Dr. Morris Baker was born in 1939 in Ranger, Texas, the son of a mechanic and a domestic worker. As a child in Ranger, Baker lived in a mixed neighborhood of Mexican Americans, poor whites, and African Americans. Although, Ranger had segregated black and brown neighborhoods as well. Baker attended a one-room, all-black school called Slaughter Ward Elementary up to 6th grade. From 6th to 10th grade, Baker had to be bused to Eastland, where education ended for African Americans before they could obtain a high school Diploma. Thus, when the Brown v. Board dissension came in, his parents simply signed him up for classes in the white Ranger High School. Baker was allowed to attend as long as he did not socialize with the white high school female students or attend many of the school’s social events. He graduated as the school’s first African American graduate in 1957. Other African Americans followed. Baker then graduated from Cisco College (A.A. 1959), McMurry University (B.A. in Biology 1963), Harvard University (M.Ed. 1970), The Ohio State University (Ph.D. in clinical psychology 1976). Baker has worked for the Peace Corps, public schools in Los Angeles, California and other cities, and has taught at …
Mrs. Jordan has worked as a community social worker mainly servicing the Hispanic/Latino population in mainly Houston and Montgomery County. Jordan has worked to ensure that the Hispanic/Latino population has access to resources. Jordan consistently collaborates with other organizations that fosters multiracial collaborations. Jordan discussed growing up in Houston and Aldine. Jordan's family left the Barrio in Houston and moved to the more rural Aldine when she was three. Jordan discussed the different cultural practices she learned by having Cuban and Mexican parents, visiting the Barrio and living in a predominantly white and rural area. Jordan witnessed violence between residents of the Barrio and law enforcement. Jordan also discussed her experience with school integration. Jordan describes the changes in racial demographics of Montgomery County and efforts to secure political representation through creating and sustaining a multiracial coalition.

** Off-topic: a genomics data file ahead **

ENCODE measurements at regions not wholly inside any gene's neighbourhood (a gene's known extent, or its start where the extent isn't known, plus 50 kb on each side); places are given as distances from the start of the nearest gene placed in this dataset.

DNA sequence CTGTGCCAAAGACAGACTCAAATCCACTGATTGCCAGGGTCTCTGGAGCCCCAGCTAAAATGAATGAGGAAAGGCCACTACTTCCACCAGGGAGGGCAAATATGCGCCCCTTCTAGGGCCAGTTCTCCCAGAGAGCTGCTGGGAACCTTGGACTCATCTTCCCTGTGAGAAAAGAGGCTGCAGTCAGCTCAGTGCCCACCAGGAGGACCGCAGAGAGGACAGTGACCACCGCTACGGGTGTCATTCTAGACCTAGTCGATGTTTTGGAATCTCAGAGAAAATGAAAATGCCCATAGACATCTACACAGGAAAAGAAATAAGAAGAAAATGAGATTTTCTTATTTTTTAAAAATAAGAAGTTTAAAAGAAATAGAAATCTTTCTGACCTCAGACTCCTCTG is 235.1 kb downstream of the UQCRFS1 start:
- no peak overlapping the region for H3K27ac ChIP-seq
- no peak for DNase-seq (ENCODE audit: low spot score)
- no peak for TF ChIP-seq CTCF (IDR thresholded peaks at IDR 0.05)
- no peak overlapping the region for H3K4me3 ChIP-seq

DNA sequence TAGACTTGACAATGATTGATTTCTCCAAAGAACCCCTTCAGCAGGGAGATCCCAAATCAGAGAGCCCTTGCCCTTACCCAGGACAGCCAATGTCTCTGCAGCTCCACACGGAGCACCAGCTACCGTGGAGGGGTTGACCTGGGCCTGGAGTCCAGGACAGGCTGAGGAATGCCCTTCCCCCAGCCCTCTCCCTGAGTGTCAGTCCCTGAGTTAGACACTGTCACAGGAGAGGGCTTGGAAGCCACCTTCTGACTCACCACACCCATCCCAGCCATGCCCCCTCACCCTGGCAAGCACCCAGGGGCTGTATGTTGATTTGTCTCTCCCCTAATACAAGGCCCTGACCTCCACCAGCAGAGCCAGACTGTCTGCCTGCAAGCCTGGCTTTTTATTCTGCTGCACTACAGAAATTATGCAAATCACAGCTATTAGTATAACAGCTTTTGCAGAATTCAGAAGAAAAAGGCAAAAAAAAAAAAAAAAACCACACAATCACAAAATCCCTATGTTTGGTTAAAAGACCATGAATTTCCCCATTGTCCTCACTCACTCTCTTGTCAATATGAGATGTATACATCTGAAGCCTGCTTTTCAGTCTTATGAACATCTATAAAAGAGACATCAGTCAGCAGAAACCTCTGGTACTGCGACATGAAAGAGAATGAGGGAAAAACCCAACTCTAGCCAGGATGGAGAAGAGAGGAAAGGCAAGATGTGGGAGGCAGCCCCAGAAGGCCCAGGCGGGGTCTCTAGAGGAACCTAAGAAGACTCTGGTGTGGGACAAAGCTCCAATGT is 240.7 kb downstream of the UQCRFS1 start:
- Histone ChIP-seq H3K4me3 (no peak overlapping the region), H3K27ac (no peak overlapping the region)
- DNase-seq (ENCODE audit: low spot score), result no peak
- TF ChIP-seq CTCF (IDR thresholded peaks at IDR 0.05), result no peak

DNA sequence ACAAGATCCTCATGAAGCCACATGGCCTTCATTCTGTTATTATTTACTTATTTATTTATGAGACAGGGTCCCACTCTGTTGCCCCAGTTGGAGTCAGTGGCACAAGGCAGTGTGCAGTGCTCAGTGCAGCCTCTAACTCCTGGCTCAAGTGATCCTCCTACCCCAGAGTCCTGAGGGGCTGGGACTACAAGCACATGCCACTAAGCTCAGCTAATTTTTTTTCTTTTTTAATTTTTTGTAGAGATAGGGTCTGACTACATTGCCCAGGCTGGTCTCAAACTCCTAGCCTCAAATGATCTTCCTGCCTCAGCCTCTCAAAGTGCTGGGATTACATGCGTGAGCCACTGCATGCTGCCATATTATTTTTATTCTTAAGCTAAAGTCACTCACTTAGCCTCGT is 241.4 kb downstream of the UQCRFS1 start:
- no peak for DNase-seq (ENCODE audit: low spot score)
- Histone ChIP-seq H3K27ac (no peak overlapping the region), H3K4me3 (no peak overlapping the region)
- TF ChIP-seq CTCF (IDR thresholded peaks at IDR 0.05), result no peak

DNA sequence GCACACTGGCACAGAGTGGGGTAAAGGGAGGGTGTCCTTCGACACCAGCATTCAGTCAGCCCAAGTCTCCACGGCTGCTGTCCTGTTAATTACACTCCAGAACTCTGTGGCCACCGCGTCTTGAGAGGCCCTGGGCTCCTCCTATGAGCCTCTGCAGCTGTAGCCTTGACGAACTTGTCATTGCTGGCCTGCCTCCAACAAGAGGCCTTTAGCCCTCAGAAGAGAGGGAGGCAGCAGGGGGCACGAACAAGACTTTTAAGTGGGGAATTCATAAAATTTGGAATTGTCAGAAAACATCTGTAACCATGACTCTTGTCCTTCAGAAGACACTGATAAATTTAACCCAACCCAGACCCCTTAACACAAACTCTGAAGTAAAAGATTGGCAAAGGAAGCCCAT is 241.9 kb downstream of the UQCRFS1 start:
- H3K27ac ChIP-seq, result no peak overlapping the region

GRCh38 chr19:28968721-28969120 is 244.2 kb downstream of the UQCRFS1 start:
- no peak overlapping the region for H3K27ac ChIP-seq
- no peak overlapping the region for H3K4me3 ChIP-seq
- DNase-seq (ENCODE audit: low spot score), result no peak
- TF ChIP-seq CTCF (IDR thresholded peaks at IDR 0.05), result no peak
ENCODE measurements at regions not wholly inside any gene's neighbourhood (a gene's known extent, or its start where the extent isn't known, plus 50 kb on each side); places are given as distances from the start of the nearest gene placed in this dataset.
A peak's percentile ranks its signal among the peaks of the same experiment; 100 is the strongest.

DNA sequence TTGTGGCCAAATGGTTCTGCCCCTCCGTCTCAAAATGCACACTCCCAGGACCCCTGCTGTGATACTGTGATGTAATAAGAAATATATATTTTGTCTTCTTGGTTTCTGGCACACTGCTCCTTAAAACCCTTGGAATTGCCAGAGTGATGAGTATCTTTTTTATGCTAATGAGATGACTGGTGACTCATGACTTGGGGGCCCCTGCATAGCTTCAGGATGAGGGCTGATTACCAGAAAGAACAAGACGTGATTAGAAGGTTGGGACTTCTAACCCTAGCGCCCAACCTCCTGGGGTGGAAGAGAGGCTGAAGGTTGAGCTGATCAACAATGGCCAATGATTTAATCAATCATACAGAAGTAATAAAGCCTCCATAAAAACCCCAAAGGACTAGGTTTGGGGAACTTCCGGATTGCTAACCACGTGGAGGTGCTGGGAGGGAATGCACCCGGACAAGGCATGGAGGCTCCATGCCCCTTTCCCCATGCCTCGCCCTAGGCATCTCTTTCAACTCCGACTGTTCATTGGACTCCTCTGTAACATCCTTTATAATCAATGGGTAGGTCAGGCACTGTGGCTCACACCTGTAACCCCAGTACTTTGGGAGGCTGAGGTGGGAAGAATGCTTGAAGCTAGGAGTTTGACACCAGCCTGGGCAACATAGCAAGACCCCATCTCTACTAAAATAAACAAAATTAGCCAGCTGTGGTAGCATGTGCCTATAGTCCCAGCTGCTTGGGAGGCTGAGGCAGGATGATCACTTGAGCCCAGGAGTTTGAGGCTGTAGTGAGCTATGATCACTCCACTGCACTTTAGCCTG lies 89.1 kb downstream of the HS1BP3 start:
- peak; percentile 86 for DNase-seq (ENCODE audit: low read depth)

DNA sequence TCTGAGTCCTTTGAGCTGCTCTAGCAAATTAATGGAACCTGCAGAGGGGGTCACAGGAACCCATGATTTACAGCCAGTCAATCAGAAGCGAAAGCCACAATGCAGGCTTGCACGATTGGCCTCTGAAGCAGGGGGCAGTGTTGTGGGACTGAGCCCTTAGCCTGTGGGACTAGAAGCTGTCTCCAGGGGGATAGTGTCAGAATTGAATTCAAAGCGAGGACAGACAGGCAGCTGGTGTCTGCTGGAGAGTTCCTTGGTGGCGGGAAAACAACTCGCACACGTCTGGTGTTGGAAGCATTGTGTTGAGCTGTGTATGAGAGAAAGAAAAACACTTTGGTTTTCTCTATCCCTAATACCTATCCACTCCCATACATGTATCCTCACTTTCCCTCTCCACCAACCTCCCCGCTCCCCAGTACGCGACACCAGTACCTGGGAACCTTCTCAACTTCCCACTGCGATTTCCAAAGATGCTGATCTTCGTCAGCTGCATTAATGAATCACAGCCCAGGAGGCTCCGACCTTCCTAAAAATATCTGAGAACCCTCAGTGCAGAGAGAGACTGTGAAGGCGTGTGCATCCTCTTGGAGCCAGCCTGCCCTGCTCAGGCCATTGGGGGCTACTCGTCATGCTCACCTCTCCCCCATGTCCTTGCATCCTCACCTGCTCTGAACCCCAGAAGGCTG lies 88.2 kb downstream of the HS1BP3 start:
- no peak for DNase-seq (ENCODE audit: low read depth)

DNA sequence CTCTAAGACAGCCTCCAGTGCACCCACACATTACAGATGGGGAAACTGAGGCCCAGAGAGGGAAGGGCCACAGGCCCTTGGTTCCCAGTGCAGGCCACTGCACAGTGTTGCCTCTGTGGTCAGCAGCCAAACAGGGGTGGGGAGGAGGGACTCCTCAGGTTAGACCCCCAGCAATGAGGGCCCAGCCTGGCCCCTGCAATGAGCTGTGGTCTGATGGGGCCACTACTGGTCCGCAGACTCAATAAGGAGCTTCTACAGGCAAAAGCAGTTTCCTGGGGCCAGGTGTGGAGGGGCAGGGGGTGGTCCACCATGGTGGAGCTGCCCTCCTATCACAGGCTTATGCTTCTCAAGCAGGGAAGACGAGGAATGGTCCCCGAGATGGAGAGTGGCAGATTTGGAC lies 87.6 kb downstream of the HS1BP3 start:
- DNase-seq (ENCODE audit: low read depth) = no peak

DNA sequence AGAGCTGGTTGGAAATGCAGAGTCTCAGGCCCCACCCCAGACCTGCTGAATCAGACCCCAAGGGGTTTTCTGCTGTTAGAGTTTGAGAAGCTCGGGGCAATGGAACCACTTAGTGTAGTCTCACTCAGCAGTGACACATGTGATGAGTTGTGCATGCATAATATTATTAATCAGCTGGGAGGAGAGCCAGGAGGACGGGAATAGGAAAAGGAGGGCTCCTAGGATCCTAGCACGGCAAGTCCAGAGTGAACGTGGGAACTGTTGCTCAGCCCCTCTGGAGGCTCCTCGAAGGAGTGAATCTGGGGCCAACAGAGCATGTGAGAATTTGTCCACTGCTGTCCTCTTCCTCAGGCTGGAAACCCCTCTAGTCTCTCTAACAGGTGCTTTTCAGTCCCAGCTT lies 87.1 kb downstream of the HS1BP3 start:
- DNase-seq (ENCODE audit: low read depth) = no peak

July 31, 2016
Jordan, Maria; Howard, Jasmin & May, Meredith
Patricia A. Thomas was born in 1957 in Andrews, Texas, where she grew up. She entered elementary school in an integrated school where many of her classmates as well as some teachers physically and verbally abused the African American students. Thomas first attended Lincoln Elementary and then Jack and Jill Elementary. In junior high and high school, Thomas adapted many black nationalists or “radical” viewpoints, which led her to call for the teaching of African American history in her high school. She graduated from Andrews high school in 1976. After high school, Thomas moved to Dallas where she attended Bishop College. She subsequently lived in various communities that included Big Springs, Odessa, Amarillo, and Seminole, Texas.